Another biggie was the O.J. Simpson trial. O.J. was accused of brutally killing his ex-wife, Nicole Simpson and her friend, Ron Goldman. (2011, p.64) Because of the fame associated with O.J. he was a media magnet. Recall the slow motion chase scene across the California interstate with O.J. nearly suicidal in his bronco? Coffey states that “…95 million Americans had watched all or part of the chase.”(2011, p.61) Afterward O.J began to see that he required the help of defense attorneys to contain certain things before it became a complete train wreck. Numerous times as this case unfolded O.J. and his “dream team” was highlighted in our news. Relying on what the press presented as fact, people across our nation were divided between believing that O.J was capable of such heinous crimes and finding him absolutely incapable of such. The facts, or alleged facts, in this case changed nearly daily. As the defense began to spin their version of events fingers were pointed at possible police misconduct at the crime scene. They interjected the possibility that the circumstantial evidence was purposefully place at O.J.’s residence because of a vendetta against him. Like the commercials for E.F. Hutton, the media spoke and everyone listened. Before this case was even before a judge the court of public opinion had been hearing the latest news stories and determining whether or not he did it. The L.A. Times alone printed over 1,000 stories about this case. I recall being glued to the television at this time. I could not get enough O.J. court time. I listened to the news pundits once the trial day was done to see how the legal professionals believed each side was faring. I was one of millions of people addicted to O.J.. I had a hard time believing that he could have been part of this bloody murder and therefore had formulated my opinion for his innocence. Apparently, those on the jury also felt there was not enough information presented by the prosecution to call a guilty verdict. On that note, one cannot contest the important role that media played in that trial alone with over 147 million people watching or listening over the radio for that particular verdict. (p.62)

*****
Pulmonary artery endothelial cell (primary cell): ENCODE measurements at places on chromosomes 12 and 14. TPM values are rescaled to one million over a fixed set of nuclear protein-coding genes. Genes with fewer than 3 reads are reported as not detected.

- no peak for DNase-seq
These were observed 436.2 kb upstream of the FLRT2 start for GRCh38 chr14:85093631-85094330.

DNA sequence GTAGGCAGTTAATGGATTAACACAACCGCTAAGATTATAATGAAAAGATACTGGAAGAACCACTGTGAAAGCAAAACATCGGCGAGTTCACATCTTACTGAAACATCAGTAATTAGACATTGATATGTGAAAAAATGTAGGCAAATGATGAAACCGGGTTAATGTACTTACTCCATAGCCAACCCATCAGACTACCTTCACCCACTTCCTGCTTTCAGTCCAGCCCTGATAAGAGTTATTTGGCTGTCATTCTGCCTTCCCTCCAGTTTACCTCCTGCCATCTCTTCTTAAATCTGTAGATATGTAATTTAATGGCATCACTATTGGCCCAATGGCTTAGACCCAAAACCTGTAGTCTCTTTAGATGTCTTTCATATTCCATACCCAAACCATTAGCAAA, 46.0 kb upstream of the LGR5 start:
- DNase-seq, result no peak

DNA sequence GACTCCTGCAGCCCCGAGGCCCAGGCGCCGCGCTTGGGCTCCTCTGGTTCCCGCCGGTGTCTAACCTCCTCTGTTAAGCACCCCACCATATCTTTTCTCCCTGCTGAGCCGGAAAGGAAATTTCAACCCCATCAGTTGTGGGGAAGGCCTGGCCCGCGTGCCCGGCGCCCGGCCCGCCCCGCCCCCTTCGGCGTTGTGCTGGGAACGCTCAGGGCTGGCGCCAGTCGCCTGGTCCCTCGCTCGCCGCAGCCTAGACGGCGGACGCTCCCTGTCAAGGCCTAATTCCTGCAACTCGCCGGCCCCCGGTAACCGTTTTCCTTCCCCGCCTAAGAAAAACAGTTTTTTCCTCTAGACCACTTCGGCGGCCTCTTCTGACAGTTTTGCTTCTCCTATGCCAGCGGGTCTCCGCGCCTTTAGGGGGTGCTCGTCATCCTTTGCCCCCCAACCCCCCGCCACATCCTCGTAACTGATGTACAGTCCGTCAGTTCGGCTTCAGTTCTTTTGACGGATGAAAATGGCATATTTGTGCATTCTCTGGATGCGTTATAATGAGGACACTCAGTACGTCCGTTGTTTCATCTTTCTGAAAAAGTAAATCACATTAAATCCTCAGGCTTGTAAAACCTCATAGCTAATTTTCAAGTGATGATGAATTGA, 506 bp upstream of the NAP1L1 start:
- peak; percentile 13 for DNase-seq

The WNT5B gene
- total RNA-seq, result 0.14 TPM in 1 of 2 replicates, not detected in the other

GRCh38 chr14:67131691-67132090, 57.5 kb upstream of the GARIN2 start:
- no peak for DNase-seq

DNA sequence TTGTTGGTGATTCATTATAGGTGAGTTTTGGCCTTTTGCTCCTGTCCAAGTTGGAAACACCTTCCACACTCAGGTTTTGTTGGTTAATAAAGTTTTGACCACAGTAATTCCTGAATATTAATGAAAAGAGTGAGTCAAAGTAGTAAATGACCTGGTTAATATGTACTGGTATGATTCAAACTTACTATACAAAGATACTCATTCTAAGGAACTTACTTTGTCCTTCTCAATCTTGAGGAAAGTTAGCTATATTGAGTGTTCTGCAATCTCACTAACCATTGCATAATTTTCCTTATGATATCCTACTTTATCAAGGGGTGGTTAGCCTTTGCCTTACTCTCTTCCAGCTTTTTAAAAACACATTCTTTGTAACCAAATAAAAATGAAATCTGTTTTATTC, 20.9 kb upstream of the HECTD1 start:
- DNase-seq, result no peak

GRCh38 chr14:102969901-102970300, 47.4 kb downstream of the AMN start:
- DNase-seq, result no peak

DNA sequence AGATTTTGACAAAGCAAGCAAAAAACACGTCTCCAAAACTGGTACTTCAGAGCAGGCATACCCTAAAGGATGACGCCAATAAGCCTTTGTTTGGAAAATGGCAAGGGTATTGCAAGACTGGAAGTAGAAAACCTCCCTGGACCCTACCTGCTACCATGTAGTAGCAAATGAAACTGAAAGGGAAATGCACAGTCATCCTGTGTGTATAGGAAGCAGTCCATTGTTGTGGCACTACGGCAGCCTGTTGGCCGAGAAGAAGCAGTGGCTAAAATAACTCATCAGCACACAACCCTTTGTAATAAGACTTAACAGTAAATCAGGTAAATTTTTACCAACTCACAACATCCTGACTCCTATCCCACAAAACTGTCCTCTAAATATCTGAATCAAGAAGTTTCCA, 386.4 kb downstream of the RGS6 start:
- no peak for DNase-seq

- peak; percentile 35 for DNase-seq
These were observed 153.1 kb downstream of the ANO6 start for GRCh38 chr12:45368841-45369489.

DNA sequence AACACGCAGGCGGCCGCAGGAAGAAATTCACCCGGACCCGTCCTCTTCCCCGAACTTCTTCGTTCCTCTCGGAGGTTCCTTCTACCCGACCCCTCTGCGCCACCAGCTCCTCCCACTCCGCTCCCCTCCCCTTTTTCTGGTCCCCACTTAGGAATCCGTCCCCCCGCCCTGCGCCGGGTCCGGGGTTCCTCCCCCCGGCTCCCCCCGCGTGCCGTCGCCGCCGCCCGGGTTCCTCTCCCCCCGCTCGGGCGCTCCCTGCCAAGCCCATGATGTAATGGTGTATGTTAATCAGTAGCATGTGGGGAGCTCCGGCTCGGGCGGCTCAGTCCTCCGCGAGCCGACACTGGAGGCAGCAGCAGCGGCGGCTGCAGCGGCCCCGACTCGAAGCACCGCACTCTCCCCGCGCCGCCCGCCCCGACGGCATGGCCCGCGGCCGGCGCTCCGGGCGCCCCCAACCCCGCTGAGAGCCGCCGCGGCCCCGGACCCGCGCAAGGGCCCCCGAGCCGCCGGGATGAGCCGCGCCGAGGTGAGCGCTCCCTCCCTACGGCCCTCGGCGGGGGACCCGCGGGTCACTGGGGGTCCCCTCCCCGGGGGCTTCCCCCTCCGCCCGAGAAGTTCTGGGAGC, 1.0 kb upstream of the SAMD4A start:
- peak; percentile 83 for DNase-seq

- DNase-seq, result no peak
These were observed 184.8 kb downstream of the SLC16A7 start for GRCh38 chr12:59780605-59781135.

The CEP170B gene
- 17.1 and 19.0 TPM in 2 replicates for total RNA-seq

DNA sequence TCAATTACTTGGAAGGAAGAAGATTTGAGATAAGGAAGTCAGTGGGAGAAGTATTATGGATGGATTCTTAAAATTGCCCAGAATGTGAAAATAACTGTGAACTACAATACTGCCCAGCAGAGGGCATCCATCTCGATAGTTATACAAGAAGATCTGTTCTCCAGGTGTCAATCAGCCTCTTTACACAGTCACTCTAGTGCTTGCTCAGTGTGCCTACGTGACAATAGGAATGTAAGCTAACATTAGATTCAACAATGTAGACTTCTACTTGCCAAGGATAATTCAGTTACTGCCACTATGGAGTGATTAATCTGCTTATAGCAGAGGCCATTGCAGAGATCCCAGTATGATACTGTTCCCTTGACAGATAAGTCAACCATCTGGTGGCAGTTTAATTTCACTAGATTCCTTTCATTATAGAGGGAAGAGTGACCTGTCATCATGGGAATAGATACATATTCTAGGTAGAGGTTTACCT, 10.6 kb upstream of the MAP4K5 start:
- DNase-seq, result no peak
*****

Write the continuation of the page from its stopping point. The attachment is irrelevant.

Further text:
Elian Gonzalez is another of the special cases that author, Coffey, partook in personally. November 1999 a six year old Cuban born boy was picked up by a sportfisher off the coast of Ft. Lauderdale, Fl. He had been on a boat that sunk. His stepfather had lashed him to an inner tube. For three days he drifted in the surf before being saved. Prior to the boat sinking Elian’s father called his relatives in Miami and informed them that Elain, his mother, and stepfather were enroute to Miami via boat. He asked that they take good care of them when they arrived. Elian’s mother and stepfather were never found. INS released him [Elian] to Lazaro Gonzalez, his great uncle. His cousin became a key caretaker. Normally this case would not have gained the notoriety that it did, but it became a contest between countries, the USA and Cuba. Again, the media had played a leading role in shaping public opinion about this case.